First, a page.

Since winning the World Cup in 2006, it has been turbulent time on the international stage for Italy.
Neither of the subsequent two tournaments, in South Africa and Brazil, brought progression from the group stages; if the Azzurri thought it couldn’t get worse, they then failed to qualify for Russia 2018 altogether. They performed better in the European Championships, reaching the quarter finals in 2008, the last 16 in 2016 and, best of all, the final in 2012. But, facing up to a Spain side at the peak of their powers for the second time, they succumbed to a 4-0 defeat.
Better is always expected of a nation with such a proud footballing heritage, but a drop off from their peak was far from unexpected. Their fourth World Cup crown was the perfect way to wrap up a great generation; Francesco Totti, Alessandro Del Piero, Alessandro Nesta and Fabio Cannavaro were all reaching the end, and it was down to Gianluigi Buffon, Andrea Pirlo and a smattering of others to guide the team into the future.
A lack of suitable replacements and an inability to let the past lie have perhaps been the main factors in their struggles. Cannavaro, named FIFA’s World Player of the Year after captaining them to their triumph, stuck around until 2010, when at the age of 37 he was way off the pace, and their manager Marcelo Lippi even returned having stepped away after the final.
Pirlo became a real talisman as the years progressed, growing his reputation and morphing into a ‘hipster icon’ before stepping away six years ago. Buffon, now in his forties, isn’t on the scene either. The stardust that swept through the squad in the early part of the century was long gone at their lowest ebb two-and-a-half year ago when Sweden knocked them out of the qualification playoffs.
Since, though, a new era has dawned; Roberto Mancini has a lot of talent at his disposal, his team stormed through qualification for Euro 2020, which will now be in 2021 due to the coronavirus outbreak, and crucially both Buffon and Pirlo appear to have been replaced. Not only that, but by their natural heirs; Gianluigi Donnarumma of AC Milan is said to be the best goalkeeper to emerge since his namesake, while there is more than a striking resemblance between Pirlo and 19-year-old Brescia man Sandro Tonali.
â What a talent the 19-year-old midfielder is!
Apart from the same long, wavy hair and the shared place of origin (Pirlo’s career also began at Brescia), there are many similarities in style. Tonali sits deep and dictates the play at his own pace, with a supreme passing range; at his age, Pirlo was a cultured number ten, but despite impressive performances for Italy’s development squads and at various loan spells from Inter, it was at Milan where his lack of pace was judged a hindrance and he was dropped back. The rest is history and Tonali has a legacy to follow.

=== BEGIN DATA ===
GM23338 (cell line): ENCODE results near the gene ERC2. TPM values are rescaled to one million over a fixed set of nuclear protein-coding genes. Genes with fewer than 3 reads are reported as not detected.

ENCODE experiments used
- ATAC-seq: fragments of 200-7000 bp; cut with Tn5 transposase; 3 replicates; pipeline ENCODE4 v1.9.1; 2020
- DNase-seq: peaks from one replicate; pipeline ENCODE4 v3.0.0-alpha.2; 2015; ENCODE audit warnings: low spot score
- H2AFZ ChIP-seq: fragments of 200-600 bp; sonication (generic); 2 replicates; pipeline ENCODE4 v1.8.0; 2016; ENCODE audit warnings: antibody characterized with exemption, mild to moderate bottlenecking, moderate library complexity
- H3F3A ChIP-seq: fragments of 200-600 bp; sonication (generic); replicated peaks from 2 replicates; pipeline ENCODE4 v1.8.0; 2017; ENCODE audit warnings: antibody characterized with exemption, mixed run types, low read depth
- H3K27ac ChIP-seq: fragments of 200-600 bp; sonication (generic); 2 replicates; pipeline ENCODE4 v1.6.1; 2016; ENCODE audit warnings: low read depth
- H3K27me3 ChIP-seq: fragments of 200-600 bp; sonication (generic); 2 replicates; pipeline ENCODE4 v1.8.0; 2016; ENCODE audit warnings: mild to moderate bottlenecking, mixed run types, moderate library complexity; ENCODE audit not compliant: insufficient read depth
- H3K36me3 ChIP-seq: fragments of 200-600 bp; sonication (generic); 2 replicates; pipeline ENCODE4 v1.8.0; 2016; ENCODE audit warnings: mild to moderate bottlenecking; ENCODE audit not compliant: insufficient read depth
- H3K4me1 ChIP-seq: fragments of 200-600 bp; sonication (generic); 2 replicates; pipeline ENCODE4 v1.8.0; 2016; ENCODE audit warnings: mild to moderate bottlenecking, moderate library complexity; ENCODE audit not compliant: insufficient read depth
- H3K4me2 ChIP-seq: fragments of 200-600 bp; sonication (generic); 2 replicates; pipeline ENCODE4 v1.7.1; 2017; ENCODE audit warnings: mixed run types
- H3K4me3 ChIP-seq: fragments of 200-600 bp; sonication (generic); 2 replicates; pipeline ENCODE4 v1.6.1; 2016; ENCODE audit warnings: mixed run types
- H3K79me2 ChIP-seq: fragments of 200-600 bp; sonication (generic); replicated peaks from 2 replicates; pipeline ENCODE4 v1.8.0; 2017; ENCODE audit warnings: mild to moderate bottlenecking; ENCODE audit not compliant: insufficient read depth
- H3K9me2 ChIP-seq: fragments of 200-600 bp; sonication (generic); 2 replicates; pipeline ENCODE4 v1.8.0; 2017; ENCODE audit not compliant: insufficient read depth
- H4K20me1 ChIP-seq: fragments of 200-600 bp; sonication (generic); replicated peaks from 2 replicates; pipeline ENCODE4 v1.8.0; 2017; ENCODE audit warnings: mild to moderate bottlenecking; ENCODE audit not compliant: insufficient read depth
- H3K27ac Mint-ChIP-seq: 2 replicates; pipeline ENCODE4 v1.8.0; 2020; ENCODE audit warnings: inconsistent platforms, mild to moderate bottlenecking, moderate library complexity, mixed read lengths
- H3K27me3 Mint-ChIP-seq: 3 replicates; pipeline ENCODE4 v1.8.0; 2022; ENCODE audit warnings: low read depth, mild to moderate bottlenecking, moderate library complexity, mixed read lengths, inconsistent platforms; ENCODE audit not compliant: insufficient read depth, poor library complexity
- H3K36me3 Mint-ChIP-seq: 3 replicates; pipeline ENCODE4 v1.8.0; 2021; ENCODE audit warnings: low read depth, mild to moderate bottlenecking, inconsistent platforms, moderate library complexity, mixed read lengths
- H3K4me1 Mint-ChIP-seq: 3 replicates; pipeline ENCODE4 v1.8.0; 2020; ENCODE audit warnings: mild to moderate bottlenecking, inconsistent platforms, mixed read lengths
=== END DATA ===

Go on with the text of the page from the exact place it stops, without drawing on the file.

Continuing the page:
Even people who don’t watch Italian football on a regular basis will already be aware of Tonali. Over recent transfer windows, his name has been a regular fixture in the gossip columns, with Manchester City, Barcelona and Juventus linked heavily. He will have been hoping to leave his mark on the big stage this summer, adding to his three international caps after making his debut last year, but that ship may be about to set sail.
Nevertheless, the future is bright. Tonali’s rise has been rapid, but also in line with his club’s; Brescia were promoted to Serie A last season and he played a crucial role in that. Similarly to Marco Verratti, who was poached from under the noses of Italy’s elite by PSG in 2012 after impressing in the lower leagues with Pescara, he will be better having developed gradually, rather than bursting onto the scene. The details may have been different to Pirlo, but he also had to prove himself and grow.
Mancini has the most talented group of players to choose from in 14 years. Lippi’s World Cup winners were old masters; they weren’t fancied and crept up on everyone in Germany because of their superb defence, in line with tradition. Now, the excitement is all about their attack; Roma’s Nicolo Zaniolo, Fiorentina’s Federico Chiesa, son of former Viola and Italy striker Enrico, and even Everton’s Moise Kean will make an impact soon enough.
Everything will start with Tonali, though. He will be robbed of his opportunity to shine in a few months as worldwide health takes priority, but he may not need it. A partnership in midfield alongside Verratti is a mouthwatering prospect, and a much-anticipated big transfer cannot be too far away either.